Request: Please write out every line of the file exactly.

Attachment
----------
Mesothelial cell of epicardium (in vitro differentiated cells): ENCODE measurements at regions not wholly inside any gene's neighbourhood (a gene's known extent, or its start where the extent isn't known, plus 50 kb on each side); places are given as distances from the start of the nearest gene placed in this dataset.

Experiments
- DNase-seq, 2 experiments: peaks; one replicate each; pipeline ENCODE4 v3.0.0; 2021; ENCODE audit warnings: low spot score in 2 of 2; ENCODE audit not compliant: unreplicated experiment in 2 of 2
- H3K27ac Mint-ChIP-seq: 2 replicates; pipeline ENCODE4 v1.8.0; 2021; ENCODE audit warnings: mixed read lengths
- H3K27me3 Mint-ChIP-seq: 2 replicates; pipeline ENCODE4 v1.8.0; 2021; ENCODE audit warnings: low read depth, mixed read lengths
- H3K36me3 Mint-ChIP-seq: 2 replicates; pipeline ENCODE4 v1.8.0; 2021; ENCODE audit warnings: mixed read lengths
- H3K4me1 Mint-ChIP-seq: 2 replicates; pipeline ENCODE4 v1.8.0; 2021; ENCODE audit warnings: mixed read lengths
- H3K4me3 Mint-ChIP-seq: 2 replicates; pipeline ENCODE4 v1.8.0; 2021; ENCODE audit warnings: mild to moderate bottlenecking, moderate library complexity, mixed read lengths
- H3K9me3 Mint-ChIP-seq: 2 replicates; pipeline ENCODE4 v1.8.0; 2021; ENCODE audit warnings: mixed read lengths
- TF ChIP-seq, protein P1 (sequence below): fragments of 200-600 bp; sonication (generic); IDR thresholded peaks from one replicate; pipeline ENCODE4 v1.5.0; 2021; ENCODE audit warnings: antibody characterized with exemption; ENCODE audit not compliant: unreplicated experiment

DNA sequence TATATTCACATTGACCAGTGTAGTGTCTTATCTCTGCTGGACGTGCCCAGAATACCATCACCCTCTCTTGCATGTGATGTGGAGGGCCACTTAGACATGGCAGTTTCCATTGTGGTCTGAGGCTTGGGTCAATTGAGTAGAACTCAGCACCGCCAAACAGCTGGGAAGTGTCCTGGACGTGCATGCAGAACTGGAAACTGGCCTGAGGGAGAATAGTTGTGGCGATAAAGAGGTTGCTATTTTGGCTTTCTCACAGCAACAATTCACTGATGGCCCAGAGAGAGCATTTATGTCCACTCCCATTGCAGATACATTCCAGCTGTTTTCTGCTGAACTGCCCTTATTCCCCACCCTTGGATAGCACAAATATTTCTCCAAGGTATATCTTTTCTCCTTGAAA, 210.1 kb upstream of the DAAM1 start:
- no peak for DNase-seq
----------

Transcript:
Mesothelial cell of epicardium (in vitro differentiated cells): ENCODE measurements at regions not wholly inside any gene's neighbourhood (a gene's known extent, or its start where the extent isn't known, plus 50 kb on each side); places are given as distances from the start of the nearest gene placed in this dataset.

Experiments
- DNase-seq, 2 experiments: peaks; one replicate each; pipeline ENCODE4 v3.0.0; 2021; ENCODE audit warnings: low spot score in 2 of 2; ENCODE audit not compliant: unreplicated experiment in 2 of 2
- H3K27ac Mint-ChIP-seq: 2 replicates; pipeline ENCODE4 v1.8.0; 2021; ENCODE audit warnings: mixed read lengths
- H3K27me3 Mint-ChIP-seq: 2 replicates; pipeline ENCODE4 v1.8.0; 2021; ENCODE audit warnings: low read depth, mixed read lengths
- H3K36me3 Mint-ChIP-seq: 2 replicates; pipeline ENCODE4 v1.8.0; 2021; ENCODE audit warnings: mixed read lengths
- H3K4me1 Mint-ChIP-seq: 2 replicates; pipeline ENCODE4 v1.8.0; 2021; ENCODE audit warnings: mixed read lengths
- H3K4me3 Mint-ChIP-seq: 2 replicates; pipeline ENCODE4 v1.8.0; 2021; ENCODE audit warnings: mild to moderate bottlenecking, moderate library complexity, mixed read lengths
- H3K9me3 Mint-ChIP-seq: 2 replicates; pipeline ENCODE4 v1.8.0; 2021; ENCODE audit warnings: mixed read lengths
- TF ChIP-seq, protein P1 (sequence below): fragments of 200-600 bp; sonication (generic); IDR thresholded peaks from one replicate; pipeline ENCODE4 v1.5.0; 2021; ENCODE audit warnings: antibody characterized with exemption; ENCODE audit not compliant: unreplicated experiment

DNA sequence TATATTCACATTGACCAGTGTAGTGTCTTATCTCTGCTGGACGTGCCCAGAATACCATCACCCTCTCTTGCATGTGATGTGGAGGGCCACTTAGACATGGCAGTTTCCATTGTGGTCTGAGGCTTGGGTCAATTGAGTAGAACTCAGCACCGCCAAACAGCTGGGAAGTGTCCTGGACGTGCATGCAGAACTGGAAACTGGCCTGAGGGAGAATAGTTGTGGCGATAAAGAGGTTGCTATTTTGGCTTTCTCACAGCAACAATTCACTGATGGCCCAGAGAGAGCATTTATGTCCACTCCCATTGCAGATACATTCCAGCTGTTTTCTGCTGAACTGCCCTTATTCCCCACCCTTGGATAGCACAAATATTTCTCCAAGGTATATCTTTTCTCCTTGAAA, 210.1 kb upstream of the DAAM1 start:
- no peak for DNase-seq